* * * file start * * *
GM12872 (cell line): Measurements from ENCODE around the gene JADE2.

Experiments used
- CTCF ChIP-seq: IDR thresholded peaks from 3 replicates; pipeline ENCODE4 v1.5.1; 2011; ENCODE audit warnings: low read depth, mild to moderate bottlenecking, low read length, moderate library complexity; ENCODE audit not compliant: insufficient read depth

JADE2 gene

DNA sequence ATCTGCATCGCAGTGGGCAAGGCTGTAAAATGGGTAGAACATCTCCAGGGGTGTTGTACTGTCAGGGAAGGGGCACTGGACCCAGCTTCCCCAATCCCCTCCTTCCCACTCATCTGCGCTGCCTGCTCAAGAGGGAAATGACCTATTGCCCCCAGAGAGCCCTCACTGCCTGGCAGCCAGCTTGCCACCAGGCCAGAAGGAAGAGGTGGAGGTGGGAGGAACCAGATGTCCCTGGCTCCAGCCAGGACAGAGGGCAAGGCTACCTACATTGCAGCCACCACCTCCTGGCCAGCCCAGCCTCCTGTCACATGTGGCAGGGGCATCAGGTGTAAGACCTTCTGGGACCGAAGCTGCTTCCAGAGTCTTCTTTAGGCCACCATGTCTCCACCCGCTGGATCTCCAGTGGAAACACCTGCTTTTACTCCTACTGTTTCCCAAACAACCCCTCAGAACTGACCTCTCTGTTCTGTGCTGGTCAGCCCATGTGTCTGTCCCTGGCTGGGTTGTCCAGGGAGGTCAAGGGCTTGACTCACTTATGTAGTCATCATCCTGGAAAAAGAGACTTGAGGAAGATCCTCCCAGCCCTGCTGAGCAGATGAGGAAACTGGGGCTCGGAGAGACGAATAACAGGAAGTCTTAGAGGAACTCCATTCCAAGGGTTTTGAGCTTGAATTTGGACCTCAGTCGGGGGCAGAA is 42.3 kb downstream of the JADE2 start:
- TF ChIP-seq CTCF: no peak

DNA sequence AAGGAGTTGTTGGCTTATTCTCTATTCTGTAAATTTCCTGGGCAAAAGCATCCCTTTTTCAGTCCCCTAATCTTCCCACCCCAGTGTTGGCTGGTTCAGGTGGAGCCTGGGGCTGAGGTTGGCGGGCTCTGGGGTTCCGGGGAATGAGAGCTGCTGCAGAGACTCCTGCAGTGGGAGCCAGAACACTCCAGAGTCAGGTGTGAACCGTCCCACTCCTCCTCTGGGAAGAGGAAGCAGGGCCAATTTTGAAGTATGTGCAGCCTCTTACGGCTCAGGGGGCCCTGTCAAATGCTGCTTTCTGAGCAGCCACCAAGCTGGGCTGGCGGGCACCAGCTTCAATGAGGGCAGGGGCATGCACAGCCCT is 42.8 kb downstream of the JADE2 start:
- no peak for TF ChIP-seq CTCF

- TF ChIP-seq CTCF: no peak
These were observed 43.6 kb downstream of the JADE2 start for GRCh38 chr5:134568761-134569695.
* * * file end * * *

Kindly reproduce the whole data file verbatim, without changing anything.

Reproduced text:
GM12872 (cell line): Measurements from ENCODE around the gene JADE2.

Experiments used
- CTCF ChIP-seq: IDR thresholded peaks from 3 replicates; pipeline ENCODE4 v1.5.1; 2011; ENCODE audit warnings: low read depth, mild to moderate bottlenecking, low read length, moderate library complexity; ENCODE audit not compliant: insufficient read depth

JADE2 gene

DNA sequence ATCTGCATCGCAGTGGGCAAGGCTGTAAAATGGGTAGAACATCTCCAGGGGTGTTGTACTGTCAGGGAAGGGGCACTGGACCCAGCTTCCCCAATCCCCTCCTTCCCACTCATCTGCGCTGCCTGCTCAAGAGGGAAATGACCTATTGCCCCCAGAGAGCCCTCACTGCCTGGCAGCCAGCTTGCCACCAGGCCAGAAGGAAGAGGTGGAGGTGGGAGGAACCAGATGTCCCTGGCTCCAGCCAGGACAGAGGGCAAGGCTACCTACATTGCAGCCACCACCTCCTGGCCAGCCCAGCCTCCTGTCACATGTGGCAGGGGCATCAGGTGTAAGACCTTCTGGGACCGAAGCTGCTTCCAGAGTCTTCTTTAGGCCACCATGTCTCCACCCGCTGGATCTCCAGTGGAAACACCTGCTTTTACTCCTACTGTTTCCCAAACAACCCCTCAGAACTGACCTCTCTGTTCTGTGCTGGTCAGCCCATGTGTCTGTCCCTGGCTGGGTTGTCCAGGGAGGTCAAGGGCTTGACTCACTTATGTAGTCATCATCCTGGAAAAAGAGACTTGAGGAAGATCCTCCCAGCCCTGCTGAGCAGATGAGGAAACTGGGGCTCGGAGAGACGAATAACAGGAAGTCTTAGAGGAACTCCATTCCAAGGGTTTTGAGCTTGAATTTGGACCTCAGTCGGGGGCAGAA is 42.3 kb downstream of the JADE2 start:
- TF ChIP-seq CTCF: no peak

DNA sequence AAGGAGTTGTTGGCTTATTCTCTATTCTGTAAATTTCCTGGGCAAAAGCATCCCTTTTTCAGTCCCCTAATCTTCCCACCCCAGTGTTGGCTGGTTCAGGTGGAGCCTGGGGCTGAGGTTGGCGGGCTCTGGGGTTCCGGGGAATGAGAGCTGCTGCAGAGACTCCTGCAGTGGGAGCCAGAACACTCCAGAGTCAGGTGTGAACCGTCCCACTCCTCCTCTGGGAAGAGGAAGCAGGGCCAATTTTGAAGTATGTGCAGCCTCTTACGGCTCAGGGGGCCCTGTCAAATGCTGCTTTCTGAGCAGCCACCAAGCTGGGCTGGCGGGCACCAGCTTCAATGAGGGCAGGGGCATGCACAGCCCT is 42.8 kb downstream of the JADE2 start:
- no peak for TF ChIP-seq CTCF

- TF ChIP-seq CTCF: no peak
These were observed 43.6 kb downstream of the JADE2 start for GRCh38 chr5:134568761-134569695.